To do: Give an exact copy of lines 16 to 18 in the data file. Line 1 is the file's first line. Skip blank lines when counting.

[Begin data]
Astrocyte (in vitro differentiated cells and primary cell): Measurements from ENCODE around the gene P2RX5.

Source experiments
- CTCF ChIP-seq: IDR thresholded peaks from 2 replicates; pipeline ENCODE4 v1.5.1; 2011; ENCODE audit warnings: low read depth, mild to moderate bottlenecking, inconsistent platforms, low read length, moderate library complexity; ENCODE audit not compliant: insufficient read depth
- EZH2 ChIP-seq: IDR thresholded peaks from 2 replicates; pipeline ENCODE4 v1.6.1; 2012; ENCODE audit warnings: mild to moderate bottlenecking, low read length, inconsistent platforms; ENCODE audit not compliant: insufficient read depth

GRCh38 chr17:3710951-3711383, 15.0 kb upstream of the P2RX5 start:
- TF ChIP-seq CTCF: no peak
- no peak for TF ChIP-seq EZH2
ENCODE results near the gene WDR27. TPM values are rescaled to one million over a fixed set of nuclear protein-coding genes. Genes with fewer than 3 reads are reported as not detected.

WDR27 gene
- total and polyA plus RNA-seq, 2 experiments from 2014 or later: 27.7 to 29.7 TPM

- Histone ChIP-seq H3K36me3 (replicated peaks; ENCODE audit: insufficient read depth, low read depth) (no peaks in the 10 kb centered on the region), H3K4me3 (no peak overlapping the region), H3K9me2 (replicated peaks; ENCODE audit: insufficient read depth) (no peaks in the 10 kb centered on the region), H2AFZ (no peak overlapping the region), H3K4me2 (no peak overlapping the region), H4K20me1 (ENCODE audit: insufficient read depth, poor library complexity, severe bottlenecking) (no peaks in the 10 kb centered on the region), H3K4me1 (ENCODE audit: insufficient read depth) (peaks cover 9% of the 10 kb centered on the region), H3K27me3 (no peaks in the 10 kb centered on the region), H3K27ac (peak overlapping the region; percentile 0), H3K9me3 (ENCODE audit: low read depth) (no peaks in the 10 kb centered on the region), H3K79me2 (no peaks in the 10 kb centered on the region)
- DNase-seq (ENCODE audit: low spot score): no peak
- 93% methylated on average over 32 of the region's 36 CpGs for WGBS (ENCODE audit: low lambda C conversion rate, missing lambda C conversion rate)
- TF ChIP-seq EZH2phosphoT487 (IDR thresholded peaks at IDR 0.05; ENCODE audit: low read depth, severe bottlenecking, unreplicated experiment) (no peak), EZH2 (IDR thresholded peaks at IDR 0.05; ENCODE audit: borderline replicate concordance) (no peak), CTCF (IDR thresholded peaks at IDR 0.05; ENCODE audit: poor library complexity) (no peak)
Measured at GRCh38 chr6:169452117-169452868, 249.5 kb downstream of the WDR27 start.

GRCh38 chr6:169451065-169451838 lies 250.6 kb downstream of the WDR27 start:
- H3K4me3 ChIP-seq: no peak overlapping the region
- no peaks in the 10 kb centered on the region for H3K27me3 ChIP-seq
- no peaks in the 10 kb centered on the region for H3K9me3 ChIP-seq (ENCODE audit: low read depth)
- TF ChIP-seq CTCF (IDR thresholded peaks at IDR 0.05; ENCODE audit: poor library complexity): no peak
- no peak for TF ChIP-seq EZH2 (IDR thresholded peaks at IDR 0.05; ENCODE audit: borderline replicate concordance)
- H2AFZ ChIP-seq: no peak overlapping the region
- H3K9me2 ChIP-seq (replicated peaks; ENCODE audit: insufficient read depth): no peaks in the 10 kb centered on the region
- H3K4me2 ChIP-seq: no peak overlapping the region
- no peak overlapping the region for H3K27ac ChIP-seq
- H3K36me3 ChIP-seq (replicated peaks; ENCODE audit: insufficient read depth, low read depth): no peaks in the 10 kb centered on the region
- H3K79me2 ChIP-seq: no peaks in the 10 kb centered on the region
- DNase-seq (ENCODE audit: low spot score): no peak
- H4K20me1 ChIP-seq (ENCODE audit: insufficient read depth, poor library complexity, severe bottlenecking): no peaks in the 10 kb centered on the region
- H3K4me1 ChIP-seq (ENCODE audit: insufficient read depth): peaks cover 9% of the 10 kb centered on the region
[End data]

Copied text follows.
GRCh38 chr6:169451065-169451838 lies 250.6 kb downstream of the WDR27 start:
- H3K4me3 ChIP-seq: no peak overlapping the region
- no peaks in the 10 kb centered on the region for H3K27me3 ChIP-seq